All those who know the Arabic language are aware that the word bikr in the Arabic language is not used for an immature nine-year-old girl. The correct word for a young playful girl, as stated earlier, is jariyah. Bikr, on the other hand, is used for an unmarried lady without conjugal experience prior to marriage, as we understand the word "virgin" in English. Therefore obviously a nine-year-old girl is not a "lady" (bikr) (Musnad Ahmad ibn Hanbal, Vol. 6, p. 210, Arabic, Dar Ihya al-turath al-`arabi, Beirut).

Conclusion: The literal meaning of the word, bikr (virgin), in the above Hadith is "adult woman with no sexual experience prior to marriage". Therefore Ayesha was an adult woman at the time of her marriage.

Evidence 8: The Koranic text

All Muslims agree that the Koran is the book of guidance. So we need to seek guidance from the Koran to clear the smoke and confusion created by the eminent men of the classical period of Islam in the matter of Ayesha’s age at the time of her marriage. Does the Koran allow or disallow marriage of an immature child of seven years of age?

There are no verses that explicitly allow such a marriage. There is a verse, however, that guides Muslims in their duty to raise an orphaned child. The Koran’s guidance on the topic of raising orphans is also valid in the case of our own children. The verse states: "And make not over your property (property of the orphan), which Allah had made a (means of) support for you, to the weak of understanding, and maintain them out of it, clothe them and give them good education. And test them until they reach the age of marriage. Then if you find in them maturity of intellect, make over to them their property." (Koran, 4:5-6).

In the matter of children who have lost a parent, a Muslim is ordered to (a) feed them (b) clothe them (c) educate them, and (d) test them for maturity "until the age of marriage" before entrusting them with management of finances.

Here the Koranic verse demands meticulous proof of their intellectual and physical maturity by objective test results before the age of marriage in order to entrust their property to them.

In light of the above verses, no responsible Muslim would hand over financial management to a seven or nine-year-old immature girl. If we cannot trust a seven-year-old to manage financial matters, she cannot be intellectually or physically fit for marriage. Ibn Hanbal (Musnad Ahmad ibn Hanbal, Vol. 6, p. 33 and 99) claims that nine-year-old Ayesha was rather more interested in playing with toy horses than taking up the responsible task of a wife. It is difficult to believe therefore that Abu Bakr, a great believer among Muslims, would betroth his immature seven-year-old daughter to the 50-year-old prophet. Equally difficult to imagine is that the prophet would marry an immature seven-year-old girl.

Another important duty demanded from the guardian of a child is to educate them. Let us ask the question, "How many of us believe that we can educate our children satisfactorily before they reach the age of seven or nine years?" The answer is none. Logically, it is an impossible task to educate a child satisfactorily before the child attains the age of seven. Then how can we believe that Ayesha was educated satisfactorily at the claimed age of seven at the time of her marriage?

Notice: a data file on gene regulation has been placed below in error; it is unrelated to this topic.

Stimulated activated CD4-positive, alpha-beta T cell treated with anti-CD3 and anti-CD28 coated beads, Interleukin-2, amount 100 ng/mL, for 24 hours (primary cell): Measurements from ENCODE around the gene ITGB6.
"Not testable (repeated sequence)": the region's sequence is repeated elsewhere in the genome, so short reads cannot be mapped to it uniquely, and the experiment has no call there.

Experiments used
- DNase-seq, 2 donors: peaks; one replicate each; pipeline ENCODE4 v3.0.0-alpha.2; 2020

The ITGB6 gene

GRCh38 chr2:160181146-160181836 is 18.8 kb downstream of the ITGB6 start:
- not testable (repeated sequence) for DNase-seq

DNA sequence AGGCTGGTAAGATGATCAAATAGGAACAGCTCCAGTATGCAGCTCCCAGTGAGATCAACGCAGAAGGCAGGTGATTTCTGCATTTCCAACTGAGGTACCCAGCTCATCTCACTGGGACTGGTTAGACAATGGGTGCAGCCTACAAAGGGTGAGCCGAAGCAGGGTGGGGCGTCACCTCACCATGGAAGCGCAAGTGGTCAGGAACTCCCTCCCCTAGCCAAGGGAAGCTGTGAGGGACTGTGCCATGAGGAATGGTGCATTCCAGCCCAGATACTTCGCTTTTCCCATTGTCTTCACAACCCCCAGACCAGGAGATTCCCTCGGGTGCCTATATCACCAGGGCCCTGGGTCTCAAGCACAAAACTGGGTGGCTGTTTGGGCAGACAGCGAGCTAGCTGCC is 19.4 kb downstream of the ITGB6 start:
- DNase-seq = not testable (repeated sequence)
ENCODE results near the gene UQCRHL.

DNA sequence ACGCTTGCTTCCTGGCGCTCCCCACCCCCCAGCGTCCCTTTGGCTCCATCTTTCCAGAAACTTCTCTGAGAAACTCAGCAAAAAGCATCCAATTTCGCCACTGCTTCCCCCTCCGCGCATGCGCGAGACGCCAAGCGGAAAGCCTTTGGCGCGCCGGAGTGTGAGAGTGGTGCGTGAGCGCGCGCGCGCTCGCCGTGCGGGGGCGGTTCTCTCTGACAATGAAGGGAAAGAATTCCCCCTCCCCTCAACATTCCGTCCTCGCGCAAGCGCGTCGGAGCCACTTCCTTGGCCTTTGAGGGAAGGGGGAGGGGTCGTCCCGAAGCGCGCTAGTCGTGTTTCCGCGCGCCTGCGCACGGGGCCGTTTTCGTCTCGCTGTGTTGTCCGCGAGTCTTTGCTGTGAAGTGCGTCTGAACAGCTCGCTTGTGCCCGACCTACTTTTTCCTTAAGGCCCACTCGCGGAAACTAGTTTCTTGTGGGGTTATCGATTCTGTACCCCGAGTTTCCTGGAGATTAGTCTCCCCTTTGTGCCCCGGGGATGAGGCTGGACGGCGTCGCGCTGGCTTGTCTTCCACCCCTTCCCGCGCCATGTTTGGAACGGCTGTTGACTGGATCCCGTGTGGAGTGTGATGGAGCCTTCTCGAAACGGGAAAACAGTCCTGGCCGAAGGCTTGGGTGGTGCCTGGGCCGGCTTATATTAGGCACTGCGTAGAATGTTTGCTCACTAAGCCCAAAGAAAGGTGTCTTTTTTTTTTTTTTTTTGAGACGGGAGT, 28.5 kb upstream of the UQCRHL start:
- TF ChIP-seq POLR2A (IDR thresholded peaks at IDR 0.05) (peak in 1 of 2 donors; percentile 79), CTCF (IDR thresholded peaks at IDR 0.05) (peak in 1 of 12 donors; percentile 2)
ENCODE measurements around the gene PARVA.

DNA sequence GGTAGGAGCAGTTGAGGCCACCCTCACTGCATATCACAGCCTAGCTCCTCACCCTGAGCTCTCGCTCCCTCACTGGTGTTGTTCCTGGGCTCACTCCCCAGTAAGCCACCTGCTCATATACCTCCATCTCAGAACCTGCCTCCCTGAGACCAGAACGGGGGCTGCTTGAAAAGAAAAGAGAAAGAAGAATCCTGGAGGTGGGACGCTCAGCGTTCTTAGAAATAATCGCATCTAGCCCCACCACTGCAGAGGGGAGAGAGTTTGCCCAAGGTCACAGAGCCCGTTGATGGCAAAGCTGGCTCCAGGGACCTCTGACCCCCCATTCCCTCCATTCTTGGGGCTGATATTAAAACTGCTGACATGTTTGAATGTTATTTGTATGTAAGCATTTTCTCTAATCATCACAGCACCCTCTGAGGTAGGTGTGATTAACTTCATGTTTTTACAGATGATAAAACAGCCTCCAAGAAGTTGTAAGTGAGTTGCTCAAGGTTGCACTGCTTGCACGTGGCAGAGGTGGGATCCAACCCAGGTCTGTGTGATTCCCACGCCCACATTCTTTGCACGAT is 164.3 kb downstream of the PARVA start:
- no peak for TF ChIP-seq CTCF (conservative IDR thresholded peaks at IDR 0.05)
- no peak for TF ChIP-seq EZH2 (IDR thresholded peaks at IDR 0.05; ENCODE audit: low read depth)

Abu Bakr was a more judicious man than all of us. So he definitely would have judged that Ayesha was a child at heart and was not satisfactorily educated as demanded by the Koran. He would not have married her to anyone. If a proposal to marry the immature and yet to be educated seven-year-old Ayesha came to the prophet he would have rejected it outright because neither the prophet nor Abu Bakr would violate any clause in the Koran.

Conclusion: The marriage of Ayesha at the age of seven years would violate the maturity clause or requirement of the Koran. Therefore the story of the marriage of the seven-year-old immature Ayesha is a myth.

Evidence 9: Consent in marriage

A woman must be consulted and must agree in order to make a marriage valid (Mishakat al Masabiah, translation by James Robson, Vol. I, p. 665). Islamically, credible permission from women is a prerequisite for a marriage to be valid.

The permission given by an immature seven-year-old girl cannot, by any stretch of the imagination, be valid authorisation for marriage.

It is inconceivable that Abu Bakr, an intelligent man, would take seriously the permission of a seven-year-old girl to marry a 50-year-old man.

Similarly, the prophet would not have accepted the permission given by a girl who, according to the Hadith of Muslim, took her toys with her when she went to live with the prophet.

Conclusion: The prophet did not marry a seven-year-old Ayesha because it would have violated the requirement of valid permission clause of the Islamic marriage decree. Therefore the prophet married an intellectually and physically mature lady, Ayesha.


It was neither an Arab tradition to give away girls in marriage at an age as young as seven or nine years nor did the prophet marry Ayesha at such a young age. The people of Arabia did not object to this marriage because it never happened in the manner that has been narrated.

Obviously, the narrative of the marriage of nine-year-old Ayesha by Hisham ibn ‘Urwah cannot hold true when it has been contradicted by many other reported narratives. Moreover, there is absolutely no reason to accept the narrative of Hisham ibn ‘Urwah as true when other scholars, including Malik ibn Anas, view his narrative while in Iraq as unreliable. The quotations from Tabari, Bukhari and Muslim show that they contradict each other regarding Ayesha’s age. Furthermore, many of these scholars contradict themselves in their own records. Thus the narrative of Ayesha’s age at the time of the marriage is not reliable due to the clear contradictions seen in the works of classical scholars of Islam.

Therefore there is absolutely no reason to believe that the information on Ayesha’s age is true when there are adequate grounds to reject it as myth. Moreover, the Koran rejects the marriage of immature girls and boys as well as entrusting them with responsibilities. n

(TO Shanavas is a physician based in Michigan, USA. This article first appeared in The Minaret in March 1999.)